One way to help ensure you’ll get the best mortgage interest rate is to show your lender that you can handle a variety of loans, including fixed payments (mortgages, car payments, student loans) and revolving credit (credit cards). The best way to stay current with your balances is to sign up for automated bill payment. Provided you haven’t charged more than you’re capable of paying, you’ll never suffer another late payment again.

 

Renters, Take Heed


There are some individuals with credit scores in the high 700s, who won’t qualify for the best mortgage interest rate because of past indiscretions on their credit report. In a growing number of cases he’s seen, larger landlords are reporting their tenants’ rent-payment records. “Any creditor can deal directly with the three major credit bureaus,”. So treat your landlord like you would your lender. By the same token, if you always were on time with rent payments you should request that your landlord submit a positive report to the credit bureaus; it will make you more appealing to lenders, especially if you don’t have very established credit.

 

Beware “Credit Repair”

“When you hear someone say they can improve your credit in a short period of time, you oughtta run for the hills,”. While some people have tried to game the system and artificially inflate their credit score in the hope of getting a lower mortgage interest rate, these efforts are usually made in vain, and for a hefty fee. “It’s not just the FICO score. Lenders look at the credit report [when deciding the mortgage interest rate],” he says. It’s more important to avoid behavior that indicates job loss, or some other financial instability. Throughout the plodding process of preparing one’s credit, patience is a virtue. There is no substitution for establishing a long track record of reliability.

 

Get Your Credit Report and Check for Errors

The federation of U.S. Public Interest Research Groups found that 79 percent of credit reports have a serious error or other mistakes, and one in four reports has an error so bad that it could prevent someone from getting credit at all — let alone a low mortgage interest rate. To prevent this from happening to you, visit AnnualCreditReport.com, the only site sponsored by the three credit bureaus, and note any errors you find. You are entitled to an annual free report from each of the three credit bureaus: Experian, TransUnion and Equifax. To track your score over time, while also searching for discrepancies between the three reports (as they each use slightly different formulas), staggering the reports over the course of the year — one every four months.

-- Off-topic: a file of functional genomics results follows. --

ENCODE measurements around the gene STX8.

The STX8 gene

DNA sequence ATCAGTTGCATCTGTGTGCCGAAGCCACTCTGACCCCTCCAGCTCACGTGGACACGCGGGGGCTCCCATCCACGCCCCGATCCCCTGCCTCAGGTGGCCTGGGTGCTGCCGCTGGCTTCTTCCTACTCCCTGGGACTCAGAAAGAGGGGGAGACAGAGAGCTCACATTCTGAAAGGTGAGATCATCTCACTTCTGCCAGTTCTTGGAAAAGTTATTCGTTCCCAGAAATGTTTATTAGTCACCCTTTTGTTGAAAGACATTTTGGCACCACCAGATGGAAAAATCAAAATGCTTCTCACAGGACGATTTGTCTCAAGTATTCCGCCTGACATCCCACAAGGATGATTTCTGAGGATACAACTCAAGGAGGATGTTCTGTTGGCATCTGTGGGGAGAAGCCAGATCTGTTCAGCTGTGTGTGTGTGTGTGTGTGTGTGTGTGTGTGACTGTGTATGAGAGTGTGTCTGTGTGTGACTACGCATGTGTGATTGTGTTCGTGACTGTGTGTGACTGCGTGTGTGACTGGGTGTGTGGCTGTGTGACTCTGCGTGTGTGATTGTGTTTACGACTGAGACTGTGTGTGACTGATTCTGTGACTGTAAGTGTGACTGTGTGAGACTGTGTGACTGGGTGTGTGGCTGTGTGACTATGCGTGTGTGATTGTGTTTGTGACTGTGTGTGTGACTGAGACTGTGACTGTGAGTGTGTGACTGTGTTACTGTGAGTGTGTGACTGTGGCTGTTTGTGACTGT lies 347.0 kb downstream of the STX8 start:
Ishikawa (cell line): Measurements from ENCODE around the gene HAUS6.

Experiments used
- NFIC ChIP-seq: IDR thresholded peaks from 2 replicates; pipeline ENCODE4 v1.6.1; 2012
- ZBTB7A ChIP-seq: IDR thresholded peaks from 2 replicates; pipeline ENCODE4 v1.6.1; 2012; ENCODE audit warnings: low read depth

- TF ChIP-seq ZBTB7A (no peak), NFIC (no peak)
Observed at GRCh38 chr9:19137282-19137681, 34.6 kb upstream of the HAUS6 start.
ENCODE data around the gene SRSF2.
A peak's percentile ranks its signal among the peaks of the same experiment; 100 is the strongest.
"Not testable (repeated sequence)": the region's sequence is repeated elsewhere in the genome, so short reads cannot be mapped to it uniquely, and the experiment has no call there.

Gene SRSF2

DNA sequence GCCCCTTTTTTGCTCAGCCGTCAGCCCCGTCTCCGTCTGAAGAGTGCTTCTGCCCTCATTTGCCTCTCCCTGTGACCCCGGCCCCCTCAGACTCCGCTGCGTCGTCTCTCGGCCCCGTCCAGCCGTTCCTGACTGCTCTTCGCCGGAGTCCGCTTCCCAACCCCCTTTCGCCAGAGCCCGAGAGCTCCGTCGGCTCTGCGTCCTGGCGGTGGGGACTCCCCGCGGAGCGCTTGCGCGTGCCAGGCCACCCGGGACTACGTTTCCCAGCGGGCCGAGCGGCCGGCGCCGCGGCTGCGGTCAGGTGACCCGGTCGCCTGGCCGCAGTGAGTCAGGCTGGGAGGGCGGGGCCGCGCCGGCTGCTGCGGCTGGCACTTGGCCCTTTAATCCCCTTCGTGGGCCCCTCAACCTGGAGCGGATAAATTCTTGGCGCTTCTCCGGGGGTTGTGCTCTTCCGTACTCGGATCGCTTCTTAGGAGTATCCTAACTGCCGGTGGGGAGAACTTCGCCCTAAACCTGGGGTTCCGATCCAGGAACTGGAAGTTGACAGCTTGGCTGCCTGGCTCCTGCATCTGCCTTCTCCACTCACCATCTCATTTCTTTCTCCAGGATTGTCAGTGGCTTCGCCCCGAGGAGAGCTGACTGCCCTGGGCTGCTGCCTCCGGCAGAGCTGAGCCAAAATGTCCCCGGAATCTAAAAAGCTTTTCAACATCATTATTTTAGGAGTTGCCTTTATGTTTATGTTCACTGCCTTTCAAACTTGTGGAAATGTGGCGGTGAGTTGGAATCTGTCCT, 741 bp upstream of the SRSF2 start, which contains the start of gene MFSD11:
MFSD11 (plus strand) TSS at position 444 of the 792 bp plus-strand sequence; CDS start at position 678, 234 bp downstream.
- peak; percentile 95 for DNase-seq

One way to test whether you’re ready to make the move, is to determine just how much you’ll be spending monthly in addition to your mortgage payments. Once you’ve added up your projected mortgage payment and all your other budgetary items (be honest), put this money aside for three to six months in a savings account. If you find that you need to dip into it for emergencies, you can’t yet afford your new payment, she says. But if you can comfortably get by without touching the account, you’re not only ready for your mortgage, you’ve also built up a handsome hunk of change toward your down payment.

 

Three Steps to Getting a Mortgage

Shopping for a mortgage is the first step toward owning a home and perhaps the most daunting, especially if you are not prepared.

Once a simple task that meant comparing fixed rates from among perhaps a dozen or fewer savings and loan companies, the mortgage hunt today is like finding your way through a maze.

There are dozens of loan types and hundreds of loan programs available through thousands of mortgage brokers, bankers, lenders, finance companies, credit unions and even stock brokerage firms.

Contrary to popular belief, finding a mortgage doesn’t begin with an application.

Education is a better first choice. Mortgage information sources are as vast as the number of mortgages available. Web sites, topical newspaper articles, mortgage books, consumer seminars and workshops, financial planners, real estate agents, mortgage brokers and lenders are all available to assist you along the way.

First, you must determine how your mortgage payment will fit your current budget and, to some extent, your future obligations 15 to 30 years down the road.

If you discover too late that you can’t afford your mortgage, you’ll not only face the possibility of losing the roof over your head, but you could also damage your ability to purchase a home later.

Step 1: Examine your finances

Start by determining how much mortgage you can afford. Lenders are apt to put your loan application in the best light and qualify you for as much as they are willing to lend, which can be more than you can afford or need.